"There were some small effects on stream flow in rural areas, but nowhere near what we see in urban areas," says De Walle. "In general, there is some decrease in stream flow with increase in temperature in urban areas, but in the Northeast, this does not seem terribly important."
Increases in stream flow boost the potential for flooding and in the Northeast at least, the areas of most increase -- the most developed -- are those areas that stand to lose the most in property and human life if flooding occurs.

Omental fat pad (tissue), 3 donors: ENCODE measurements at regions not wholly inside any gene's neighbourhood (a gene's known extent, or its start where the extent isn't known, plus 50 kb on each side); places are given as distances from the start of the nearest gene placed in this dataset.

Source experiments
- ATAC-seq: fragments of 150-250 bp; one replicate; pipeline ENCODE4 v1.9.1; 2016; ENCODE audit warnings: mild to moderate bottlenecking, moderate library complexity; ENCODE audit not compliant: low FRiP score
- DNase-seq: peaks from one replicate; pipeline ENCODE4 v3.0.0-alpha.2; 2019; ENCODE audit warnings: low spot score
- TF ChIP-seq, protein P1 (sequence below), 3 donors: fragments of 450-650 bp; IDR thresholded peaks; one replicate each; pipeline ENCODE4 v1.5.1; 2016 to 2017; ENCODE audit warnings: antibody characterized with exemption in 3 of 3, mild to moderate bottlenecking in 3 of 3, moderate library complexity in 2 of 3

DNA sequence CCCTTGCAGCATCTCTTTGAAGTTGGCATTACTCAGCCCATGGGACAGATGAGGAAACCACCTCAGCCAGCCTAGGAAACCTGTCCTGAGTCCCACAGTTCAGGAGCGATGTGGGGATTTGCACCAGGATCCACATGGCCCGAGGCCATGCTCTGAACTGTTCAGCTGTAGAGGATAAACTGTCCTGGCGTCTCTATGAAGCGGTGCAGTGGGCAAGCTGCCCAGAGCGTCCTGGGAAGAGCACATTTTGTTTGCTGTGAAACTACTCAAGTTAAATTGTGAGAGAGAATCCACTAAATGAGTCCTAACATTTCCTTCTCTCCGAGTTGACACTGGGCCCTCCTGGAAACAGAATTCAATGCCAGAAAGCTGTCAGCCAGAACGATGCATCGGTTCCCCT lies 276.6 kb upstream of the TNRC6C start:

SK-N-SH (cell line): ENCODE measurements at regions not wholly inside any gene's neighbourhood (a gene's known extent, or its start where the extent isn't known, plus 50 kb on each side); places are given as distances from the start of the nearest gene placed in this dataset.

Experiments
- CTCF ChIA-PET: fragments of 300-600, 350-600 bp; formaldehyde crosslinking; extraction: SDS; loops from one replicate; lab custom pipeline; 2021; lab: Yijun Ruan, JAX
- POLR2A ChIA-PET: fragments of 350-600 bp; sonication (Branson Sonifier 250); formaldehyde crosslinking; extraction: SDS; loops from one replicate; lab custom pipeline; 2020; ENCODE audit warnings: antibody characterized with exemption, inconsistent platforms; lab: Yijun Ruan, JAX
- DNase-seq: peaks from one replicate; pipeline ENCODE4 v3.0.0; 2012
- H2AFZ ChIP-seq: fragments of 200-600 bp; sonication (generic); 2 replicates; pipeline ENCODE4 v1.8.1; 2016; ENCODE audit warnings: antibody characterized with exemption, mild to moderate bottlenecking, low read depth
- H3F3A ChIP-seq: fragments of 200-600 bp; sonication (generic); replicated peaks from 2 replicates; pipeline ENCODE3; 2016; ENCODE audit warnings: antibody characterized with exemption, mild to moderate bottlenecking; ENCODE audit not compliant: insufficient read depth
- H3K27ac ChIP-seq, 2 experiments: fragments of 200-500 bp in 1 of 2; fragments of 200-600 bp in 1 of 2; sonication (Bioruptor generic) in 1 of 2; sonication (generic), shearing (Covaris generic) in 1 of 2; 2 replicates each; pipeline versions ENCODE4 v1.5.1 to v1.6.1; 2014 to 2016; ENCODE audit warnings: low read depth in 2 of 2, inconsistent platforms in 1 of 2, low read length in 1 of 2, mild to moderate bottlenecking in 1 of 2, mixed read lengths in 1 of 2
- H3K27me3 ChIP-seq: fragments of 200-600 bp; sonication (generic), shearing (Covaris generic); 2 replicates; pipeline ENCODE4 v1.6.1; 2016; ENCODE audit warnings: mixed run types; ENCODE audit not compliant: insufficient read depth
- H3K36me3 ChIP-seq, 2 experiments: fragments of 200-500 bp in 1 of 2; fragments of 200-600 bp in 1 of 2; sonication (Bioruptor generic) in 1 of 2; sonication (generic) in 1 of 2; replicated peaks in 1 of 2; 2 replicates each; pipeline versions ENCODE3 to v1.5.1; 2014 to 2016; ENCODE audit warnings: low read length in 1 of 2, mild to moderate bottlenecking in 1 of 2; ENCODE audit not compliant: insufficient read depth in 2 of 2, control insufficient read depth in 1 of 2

"If the greenhouse effect causes global warming, everyone is pretty confident that temperatures will increase, but how much precipitation will change is hotly debated," says De Walle. "We are interested in the effects of precipitation because it is the least reliable of the two variables in the climate models."
The global climate models can provide regional predictions, so De Walle will dedicate the final year of this two-year project, funded by the U.S. Environmental Protection Agency, to the other three regions and to comparing how climate change will effect stream flow in all four regions.